A win for workers—and another betrayal by the Morrison Government

The Morrison Government’s IR Bill passed the Senate yesterday, stripped of all but one of its major provisions. This was a win for unions, workers, and the community who campaigned against the changes.

Since the Government announced the legislation last year, Australian Unions, Labor, and the Greens have consistently opposed the Bill. They were joined by thousands in the community who saw these “reforms” for what they were: a dangerous attack on hard-won rights, that would entrench casualisation and shape workers’ conditions for decades to come.

The failure of the Bill is a vindication of their efforts, but it came at a cost. So, what happened?

Labor and the Greens opposed the Bill from the outset, meaning its passage would depend on the Senate crossbench. Senators Rex Patrick and Jacqui Lambie did voted against.

Earlier this week, One Nation senators agreed to support the Bill, making minor changes to new, punitive rules for “greenfields” agreements and casual workers that left the substance of the Government’s attack on working people intact.

This left the amended Bill in Senator Stirling Griff’s hands. Yesterday morning, Griff called the Government’s actions “shameful”. Nonetheless, he agreed to pass changes to the rules on casual employment contained within the Bill.

Griff and the rest of the Senate all supported the one, good thing in this Bill: higher penalties, and the criminalisation of wage theft.

Yet even a bill slimmed down to two, core components—one bad, one good—wouldn’t make it to the Senate floor. At the last minute, the Morrison Government removed the new wage theft laws from the Bill – which passed, thanks to One Nation and Sterling Griff.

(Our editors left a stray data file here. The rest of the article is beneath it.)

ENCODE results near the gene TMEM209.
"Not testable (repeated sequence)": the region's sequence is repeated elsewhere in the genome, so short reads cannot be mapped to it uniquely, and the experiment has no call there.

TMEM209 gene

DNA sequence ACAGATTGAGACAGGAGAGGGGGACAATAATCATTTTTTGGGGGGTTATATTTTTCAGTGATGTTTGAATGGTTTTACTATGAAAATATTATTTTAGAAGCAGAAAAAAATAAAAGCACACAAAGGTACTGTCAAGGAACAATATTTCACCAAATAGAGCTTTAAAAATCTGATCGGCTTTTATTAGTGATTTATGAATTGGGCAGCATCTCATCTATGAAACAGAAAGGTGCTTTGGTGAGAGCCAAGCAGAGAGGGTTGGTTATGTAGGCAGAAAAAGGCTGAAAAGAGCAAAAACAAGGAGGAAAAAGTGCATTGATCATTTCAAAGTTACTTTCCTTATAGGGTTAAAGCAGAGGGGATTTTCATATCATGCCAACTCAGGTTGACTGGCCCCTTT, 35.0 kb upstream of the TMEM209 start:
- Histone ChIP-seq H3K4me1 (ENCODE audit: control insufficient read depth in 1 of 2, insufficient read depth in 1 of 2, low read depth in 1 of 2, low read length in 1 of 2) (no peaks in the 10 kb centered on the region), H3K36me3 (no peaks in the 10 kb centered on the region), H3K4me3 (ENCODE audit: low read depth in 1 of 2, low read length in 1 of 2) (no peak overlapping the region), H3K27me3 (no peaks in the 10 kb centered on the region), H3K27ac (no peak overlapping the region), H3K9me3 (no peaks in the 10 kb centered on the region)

Some of the worst aspects of the original IR Bill have been fought off. There will be no changes to greenfields agreements for major construction works, which would have seriously impinged on workers’ wages and rights. There are no changes to bargaining, and no changes to rights for part-time workers.

The Bill will now return to the House of Representatives, where it is expected to be passed into law. Morrison says he is unlikely to push through the defeated provisions. That doesn’t mean, however, that the fight is over, because the his government’s commitment to casualisation is very much intact.

Under the new rules passed with the Bill, whether a job is “casual” or “permanent” is decided at the start of the relationship between workers and employers.

That is, employers will be able to define “casual” work—and this doesn’t have to reflect what a worker actually does on the job. So even if you are working ongoing, regular hours, over a long period, you will not necessarily qualify as a permanent worker, with the security and rights that entails. The implications are dire, as ACTU Secretary Sally McManus told media after the vote.

“What they’ve done is overturned the rights of casual workers,” McManus said.

“[The Morrison government has] stripped long term casuals of rights that they do have; rights that they have won over years in court and meaning, into the future, employers will be able to label people casual—even when they’re not.” So what’s the state of play? The defence of workers was won. The fight for secure work, and to improve workers’ pay, conditions and rights continues.

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